#285. Night and Fog (1956)

It’s almost like a genius act of evil for a man, a cult, a society to have executed a crime so vast and systematic and horrific that it defies encapsulation. It complicates its own discourse. The How and the Why of it, such critical elements of any other historical episode, seem at once irrelevant and crucial and impossible to answer. That the holocaust exists as a corollary to World War II doesn’t lend it any kind of sense. We have the narratives of Adolf Hitler’s ascent, chronicles of the German milieu after World War I, the Nuremberg trials, we’ve read and heard the rhetoric of the killers and the stories of victims, we’ve got texts from Paul Celan and Anne Frank and Victor Frankl and Primo Levi—but what does any of it do to provide context for what you see when you finally actually look, via something like Night and Fog, at the piles of corpses, the hairless naked starving rows of men and women who were once normal citizens, going to movies and falling in love and chatting with he grocer, living normal lives in this country, their country, interacting in courteous comfortable ways every day with the very people who now file them at gunpoint into death camps?

            Night and Fog is barely more than a half hour, a documentary compiled from footage within the camps as well as some modern-day photographe of the locations. The voicover from Michel Bouquet is sparse and declarative, leaving the footage to speak mostly for itself.

            The piles of victims’ belongings.

            The massive collection of rugs made from their hair.

            There was an image I replayed several times of a dead woman draped and flopping over the back of another prisoner who’s carrying her. Something about the bonelessness of her. The bouncing limps. The eyes and gaping mouth.

            It’s a haunting and profoundly upsetting movie in its own right, both for the horror of its imagery and what my postmodern lit professor would’ve called “rhetorical/intellectual violence,” the fact, in other words, that it forces us to confront the idea that humans are capable of this. The fact that, if humans like us are capable of it, humans like us are also susceptible to it.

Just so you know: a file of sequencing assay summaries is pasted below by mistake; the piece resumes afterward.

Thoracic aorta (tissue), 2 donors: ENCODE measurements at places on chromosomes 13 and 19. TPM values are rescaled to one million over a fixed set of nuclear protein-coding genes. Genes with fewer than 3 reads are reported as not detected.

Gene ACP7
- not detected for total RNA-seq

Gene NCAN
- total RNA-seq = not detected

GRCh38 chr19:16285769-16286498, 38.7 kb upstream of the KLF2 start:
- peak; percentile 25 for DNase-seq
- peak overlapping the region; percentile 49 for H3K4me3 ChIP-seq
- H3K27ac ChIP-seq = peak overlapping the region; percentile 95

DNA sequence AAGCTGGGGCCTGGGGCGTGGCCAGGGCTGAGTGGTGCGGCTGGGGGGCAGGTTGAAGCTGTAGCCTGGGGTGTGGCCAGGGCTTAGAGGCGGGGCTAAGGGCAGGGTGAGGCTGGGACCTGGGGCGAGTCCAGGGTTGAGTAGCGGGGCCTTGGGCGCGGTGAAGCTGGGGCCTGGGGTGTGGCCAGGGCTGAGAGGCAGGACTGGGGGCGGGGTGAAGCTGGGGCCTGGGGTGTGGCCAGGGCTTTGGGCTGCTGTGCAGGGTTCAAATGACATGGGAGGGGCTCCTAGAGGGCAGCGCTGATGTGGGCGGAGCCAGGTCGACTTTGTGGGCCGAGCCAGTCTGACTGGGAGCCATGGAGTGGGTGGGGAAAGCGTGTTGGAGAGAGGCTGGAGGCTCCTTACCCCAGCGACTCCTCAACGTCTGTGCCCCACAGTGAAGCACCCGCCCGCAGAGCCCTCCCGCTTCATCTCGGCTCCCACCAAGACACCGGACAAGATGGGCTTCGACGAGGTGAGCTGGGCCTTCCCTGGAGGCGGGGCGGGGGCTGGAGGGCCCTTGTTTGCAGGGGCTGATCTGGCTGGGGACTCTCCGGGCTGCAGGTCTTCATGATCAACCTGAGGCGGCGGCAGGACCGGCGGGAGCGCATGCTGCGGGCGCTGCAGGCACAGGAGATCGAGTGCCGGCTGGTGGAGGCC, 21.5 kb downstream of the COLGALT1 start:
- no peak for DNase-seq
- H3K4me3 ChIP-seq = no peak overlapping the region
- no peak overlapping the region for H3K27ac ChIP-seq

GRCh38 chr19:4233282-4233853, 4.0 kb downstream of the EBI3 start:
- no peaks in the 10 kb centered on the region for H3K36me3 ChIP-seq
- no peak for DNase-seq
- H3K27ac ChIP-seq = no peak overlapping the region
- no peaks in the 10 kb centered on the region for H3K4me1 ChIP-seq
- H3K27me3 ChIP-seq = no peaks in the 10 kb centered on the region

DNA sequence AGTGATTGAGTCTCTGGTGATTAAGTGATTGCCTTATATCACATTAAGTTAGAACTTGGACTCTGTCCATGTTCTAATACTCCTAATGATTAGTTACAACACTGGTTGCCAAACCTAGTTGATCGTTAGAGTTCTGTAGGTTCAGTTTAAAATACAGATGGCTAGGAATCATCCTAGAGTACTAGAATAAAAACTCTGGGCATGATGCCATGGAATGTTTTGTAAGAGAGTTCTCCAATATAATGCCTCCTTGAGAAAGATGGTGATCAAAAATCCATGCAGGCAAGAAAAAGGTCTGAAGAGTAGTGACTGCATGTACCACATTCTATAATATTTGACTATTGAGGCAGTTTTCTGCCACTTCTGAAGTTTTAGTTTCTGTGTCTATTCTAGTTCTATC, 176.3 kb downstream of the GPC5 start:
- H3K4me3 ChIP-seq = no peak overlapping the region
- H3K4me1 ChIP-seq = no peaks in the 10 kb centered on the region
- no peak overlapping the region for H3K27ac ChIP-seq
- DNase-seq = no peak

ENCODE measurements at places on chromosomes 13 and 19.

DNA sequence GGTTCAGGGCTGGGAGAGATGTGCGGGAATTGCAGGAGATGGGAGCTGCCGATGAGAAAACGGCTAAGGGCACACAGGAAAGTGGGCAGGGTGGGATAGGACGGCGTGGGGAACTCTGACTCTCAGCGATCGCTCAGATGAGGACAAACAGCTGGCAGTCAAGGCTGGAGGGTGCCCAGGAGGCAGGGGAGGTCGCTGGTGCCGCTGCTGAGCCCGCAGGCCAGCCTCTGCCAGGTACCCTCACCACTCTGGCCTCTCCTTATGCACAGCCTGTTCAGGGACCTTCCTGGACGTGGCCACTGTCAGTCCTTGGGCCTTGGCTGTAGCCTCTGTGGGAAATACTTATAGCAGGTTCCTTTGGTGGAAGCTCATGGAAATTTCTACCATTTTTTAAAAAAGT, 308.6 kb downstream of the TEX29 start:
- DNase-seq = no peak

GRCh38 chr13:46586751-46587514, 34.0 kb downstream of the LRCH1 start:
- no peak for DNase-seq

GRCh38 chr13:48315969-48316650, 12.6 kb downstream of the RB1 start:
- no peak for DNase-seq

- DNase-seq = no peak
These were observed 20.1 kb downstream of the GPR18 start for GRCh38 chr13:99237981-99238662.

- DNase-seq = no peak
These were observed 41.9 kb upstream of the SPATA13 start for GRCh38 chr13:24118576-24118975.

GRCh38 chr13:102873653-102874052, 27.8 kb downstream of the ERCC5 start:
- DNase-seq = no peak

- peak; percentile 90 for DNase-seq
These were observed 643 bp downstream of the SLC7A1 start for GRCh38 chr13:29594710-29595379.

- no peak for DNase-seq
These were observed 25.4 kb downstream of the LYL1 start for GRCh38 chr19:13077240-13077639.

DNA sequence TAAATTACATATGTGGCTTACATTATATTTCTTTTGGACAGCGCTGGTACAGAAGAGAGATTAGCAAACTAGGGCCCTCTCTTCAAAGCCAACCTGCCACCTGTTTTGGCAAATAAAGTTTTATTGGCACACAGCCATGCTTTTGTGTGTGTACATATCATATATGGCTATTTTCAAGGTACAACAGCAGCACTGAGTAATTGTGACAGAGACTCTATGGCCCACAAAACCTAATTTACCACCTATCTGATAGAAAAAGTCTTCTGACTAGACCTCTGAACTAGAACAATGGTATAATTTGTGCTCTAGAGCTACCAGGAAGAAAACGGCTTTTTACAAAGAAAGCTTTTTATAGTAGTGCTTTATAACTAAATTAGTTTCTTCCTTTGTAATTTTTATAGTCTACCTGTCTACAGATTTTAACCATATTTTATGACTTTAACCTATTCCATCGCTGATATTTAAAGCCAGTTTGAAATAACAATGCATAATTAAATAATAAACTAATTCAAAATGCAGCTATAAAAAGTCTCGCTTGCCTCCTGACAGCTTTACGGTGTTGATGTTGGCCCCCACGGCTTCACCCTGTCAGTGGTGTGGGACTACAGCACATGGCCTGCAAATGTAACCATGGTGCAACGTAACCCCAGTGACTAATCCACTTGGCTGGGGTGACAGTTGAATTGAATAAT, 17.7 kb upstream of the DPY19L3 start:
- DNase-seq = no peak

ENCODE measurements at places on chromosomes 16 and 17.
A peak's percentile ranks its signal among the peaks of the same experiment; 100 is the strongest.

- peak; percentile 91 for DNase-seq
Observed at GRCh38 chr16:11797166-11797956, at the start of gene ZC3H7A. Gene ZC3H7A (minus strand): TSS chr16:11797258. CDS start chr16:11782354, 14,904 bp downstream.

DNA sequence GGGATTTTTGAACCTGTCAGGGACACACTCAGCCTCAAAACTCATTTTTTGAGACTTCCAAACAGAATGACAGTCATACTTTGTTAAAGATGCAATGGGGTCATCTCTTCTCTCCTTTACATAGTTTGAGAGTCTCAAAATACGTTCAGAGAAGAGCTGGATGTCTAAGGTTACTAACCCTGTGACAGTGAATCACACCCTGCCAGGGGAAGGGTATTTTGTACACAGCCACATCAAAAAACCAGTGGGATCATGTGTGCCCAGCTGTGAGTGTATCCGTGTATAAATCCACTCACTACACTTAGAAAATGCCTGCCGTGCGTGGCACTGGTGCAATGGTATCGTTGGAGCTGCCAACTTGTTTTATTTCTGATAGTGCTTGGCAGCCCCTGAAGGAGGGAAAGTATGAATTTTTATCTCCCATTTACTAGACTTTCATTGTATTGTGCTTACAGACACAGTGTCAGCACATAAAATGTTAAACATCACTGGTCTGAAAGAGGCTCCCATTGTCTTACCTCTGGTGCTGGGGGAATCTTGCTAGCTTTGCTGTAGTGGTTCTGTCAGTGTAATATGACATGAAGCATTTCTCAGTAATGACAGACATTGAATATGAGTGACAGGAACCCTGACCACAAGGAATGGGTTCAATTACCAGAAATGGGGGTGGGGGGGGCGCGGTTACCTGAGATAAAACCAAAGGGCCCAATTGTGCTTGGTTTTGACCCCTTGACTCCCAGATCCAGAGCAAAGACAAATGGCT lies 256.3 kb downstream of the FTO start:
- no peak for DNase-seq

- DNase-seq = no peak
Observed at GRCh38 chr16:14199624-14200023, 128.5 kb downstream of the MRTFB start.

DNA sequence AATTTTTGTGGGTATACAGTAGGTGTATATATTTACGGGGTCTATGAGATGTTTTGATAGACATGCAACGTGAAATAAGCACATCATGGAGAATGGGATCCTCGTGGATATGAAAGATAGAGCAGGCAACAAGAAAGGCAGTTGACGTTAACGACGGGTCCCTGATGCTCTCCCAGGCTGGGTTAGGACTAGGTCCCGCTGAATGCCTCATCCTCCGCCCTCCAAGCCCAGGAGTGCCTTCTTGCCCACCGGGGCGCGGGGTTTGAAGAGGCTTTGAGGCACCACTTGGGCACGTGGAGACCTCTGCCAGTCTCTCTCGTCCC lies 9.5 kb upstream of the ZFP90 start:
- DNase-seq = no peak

Night and Fog is visceral and fascinating in its own right but it’s particularly interesting to see it in contrast to another documentary of roughly the same length that came out a year prior, The Mad Masters, which is also notorious for its violence.

            The vilence of Mad Masters, however, is frantic, noisy; there’s an element of shock and spectacle to it.

            The violence of Night and Fog is quiet. As grim and declarative as Bouquet’s commentary. The footage is black and white but you canf eel that the sky is gray. Something funereal and matter-of-fact about the whole thing.

            Early in the film we’re shown footage of Jews being escorted onto trains that will take them to the camps where almost all of them will be murdered. I had always imagine that such a sight would be blatantly horrific. Guards jabbing people in the sides with gun barrels, shoving them to the ground or through the doorway. Some militarized version of that scene in The Great Train Robbery when the robbers are pulling everybody off the train.

            But it’s nothing like that.

            I’ts banal.

            Everybody has hair and baggage and their civilian clothes. Nazi guards meander and fumble about like the rest of them, consulting documents, pointing people in the right direction. They look almost helpful. Aloof. Human.

            Some commentary provided by the List points out that Night and Fog was released only a decade after the war and that many of the camps survivors would have seen it. I can only imagine what it must have been like.

Night and Fog, like Mad Masters, raises questions about morality and filmmaking that I’m having a hard time approaching, but I suspect subsequent documentaries will give me a clearer idea. Something to do with movies that must be seen, confronted. The ethical trickiness of pointing your camera at something so important and thereby saddling it with the inherent bias of a camera. Questions about how such subjects oughta be handled and the angles that oughta be covered in pursuit of roundedness.

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